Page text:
March 7, 2008
Shirley Naish, a retired seafood restaurant hostess, died of cancer at the Gilchrist Center for Hospice Care on Feb. 28. She was 79 and had lived in Ocean City and Towson. Born Shirley Rose McGee in Baltimore and raised near Patterson Park, she attended Patterson Park High School and received a diploma from Strayer's Business School. As a young woman, she scrubbed marble steps, worked in a corner store and at Eastern Avenue shops in Highlandtown. She later worked for Rice's Bakery and assisted her husband, John William Nasazewski - later Naish - at his State Farm insurance business.
By Frederick N. Rasmussen and Frederick N. Rasmussen,SUN STAFF | April 19, 2000
Margaret Rowe Schirmer, one of Baltimore's legendary restaurant and nightclub hostesses who kept the drinks flowing and the customers happy, died Thursday of heart failure at Oak Crest Village retirement community. She was 85. Mrs. Schirmer lived in Ruxton before moving to Oak Crest Village, in Parkville, in September. During almost six decades in the hospitality business, Mrs. Schirmer worked in some of the area's most famous clubs and restaurants. Beginning in the 1930s, she worked as hostess at the Madison Club, a nightclub, rathskeller and restaurant at Madison and Chester streets, and at the Ambassador Club at Orleans and Castle streets in East Baltimore.
By Frederick N. Rasmussen and Sandy Banisky and Frederick N. Rasmussen and Sandy Banisky,SUN STAF | June 5, 1999
Hilda Mae Snoops, close companion of Maryland Comptroller William Donald Schaefer and the state's official hostess when he was governor, died yesterday from complications of emphysema at Howard County General Hospital. She was 74.Mr. Schaefer was at Mrs. Snoops' bedside when she passed away at 1: 20 p.m."She was a great girl and a gracious hostess and fully aware of her surroundings until the end of her life," Mr. Schaefer said yesterday.Mrs. Snoops, who had lived in recent months at Harmony Hall Retirement Community in Columbia, was rarely seen in public after Mr. Schaefer's last term as governor ended in 1995.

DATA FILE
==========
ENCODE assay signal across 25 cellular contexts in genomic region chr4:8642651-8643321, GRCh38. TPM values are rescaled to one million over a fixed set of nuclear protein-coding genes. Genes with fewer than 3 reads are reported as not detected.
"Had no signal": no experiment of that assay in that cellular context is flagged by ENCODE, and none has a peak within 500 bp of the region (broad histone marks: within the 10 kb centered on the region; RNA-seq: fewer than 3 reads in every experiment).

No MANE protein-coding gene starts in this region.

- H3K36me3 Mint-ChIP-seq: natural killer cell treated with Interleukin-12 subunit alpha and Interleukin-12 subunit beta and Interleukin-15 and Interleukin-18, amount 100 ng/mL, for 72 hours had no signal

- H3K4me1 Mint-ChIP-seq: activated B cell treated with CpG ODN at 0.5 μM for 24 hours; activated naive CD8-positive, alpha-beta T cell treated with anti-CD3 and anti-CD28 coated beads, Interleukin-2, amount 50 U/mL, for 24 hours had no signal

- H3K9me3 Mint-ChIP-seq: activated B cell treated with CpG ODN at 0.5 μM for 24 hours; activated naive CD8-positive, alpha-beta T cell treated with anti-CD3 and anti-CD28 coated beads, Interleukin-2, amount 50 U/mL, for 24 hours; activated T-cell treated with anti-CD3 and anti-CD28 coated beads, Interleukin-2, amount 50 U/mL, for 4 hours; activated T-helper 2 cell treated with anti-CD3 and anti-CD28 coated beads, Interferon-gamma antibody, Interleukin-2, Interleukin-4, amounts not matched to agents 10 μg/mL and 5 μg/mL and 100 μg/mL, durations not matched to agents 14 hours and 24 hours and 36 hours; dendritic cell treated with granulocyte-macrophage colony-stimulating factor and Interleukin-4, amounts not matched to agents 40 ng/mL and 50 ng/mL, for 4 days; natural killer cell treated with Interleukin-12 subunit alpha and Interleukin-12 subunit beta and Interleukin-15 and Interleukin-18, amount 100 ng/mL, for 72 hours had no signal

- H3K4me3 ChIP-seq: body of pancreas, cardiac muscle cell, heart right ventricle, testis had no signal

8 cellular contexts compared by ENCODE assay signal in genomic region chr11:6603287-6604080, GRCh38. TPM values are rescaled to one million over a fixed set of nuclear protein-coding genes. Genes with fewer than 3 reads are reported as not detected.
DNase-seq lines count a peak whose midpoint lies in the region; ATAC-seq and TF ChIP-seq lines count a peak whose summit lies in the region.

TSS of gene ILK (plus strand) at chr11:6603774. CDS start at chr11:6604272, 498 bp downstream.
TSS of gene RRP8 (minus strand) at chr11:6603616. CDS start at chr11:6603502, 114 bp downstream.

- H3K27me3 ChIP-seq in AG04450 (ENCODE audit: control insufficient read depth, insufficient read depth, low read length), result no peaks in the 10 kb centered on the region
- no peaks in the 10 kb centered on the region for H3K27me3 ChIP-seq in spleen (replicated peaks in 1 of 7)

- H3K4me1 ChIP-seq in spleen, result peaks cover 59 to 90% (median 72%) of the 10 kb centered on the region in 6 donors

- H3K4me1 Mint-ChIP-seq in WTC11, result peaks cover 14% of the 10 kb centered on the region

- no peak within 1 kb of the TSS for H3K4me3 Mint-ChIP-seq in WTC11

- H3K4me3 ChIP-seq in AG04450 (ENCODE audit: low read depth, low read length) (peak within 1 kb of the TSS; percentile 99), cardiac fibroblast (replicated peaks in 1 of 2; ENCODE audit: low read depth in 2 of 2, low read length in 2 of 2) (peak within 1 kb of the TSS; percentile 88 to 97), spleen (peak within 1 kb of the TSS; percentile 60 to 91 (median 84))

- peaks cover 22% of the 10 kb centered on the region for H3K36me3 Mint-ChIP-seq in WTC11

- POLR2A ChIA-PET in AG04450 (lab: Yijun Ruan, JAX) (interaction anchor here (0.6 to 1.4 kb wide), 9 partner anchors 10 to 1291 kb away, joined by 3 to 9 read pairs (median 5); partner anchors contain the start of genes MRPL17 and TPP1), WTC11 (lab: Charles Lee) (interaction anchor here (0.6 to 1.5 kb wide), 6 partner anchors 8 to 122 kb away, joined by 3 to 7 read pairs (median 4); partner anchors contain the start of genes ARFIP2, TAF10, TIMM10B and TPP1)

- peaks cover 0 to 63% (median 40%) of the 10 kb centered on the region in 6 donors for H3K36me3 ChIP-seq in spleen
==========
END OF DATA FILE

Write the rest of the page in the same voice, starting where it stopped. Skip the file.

As Dick Dowling enjoys lunch at Galway Bay restaurant in Annapolis on a recent weekday, hostess Ethelda Naomi Kimbo strolls by and quips, "That's my love - don't tell anybody." Moments later, the 75-year-old Kimbo - known to generations of patrons as "Miss Peggy" - is doting on 4-year-old Katie Galway. Back at her post by the door, Kimbo tells patrons walking out into the winter chill, "Wrap yourself up good." "She treats everyone the same, whether she saw them last week or 10 years ago," says Dowling, executive director of the Maryland Catholic Conference.
By Ruma Kumar and Ruma Kumar,sun reporter | July 28, 2007
In the end, the very thing that was meant to help a landmark Annapolis restaurant survive, killed it. The thick steel scaffolding put up a year ago to bolster the caving fa?ade of Riordan's Saloon, a popular place for local residents and tourists, scared customers away, owner Mike Riordan says. After 30 years at a premier spot near City Dock, Riordan's is closing tomorrow. "People see the scaffolding and they think that we're either under construction or closed," said Riordan, a former NBA star who was on the New York Knicks' 1970 championship team and later the old Bullets in Baltimore and Washington (now the Wizzards)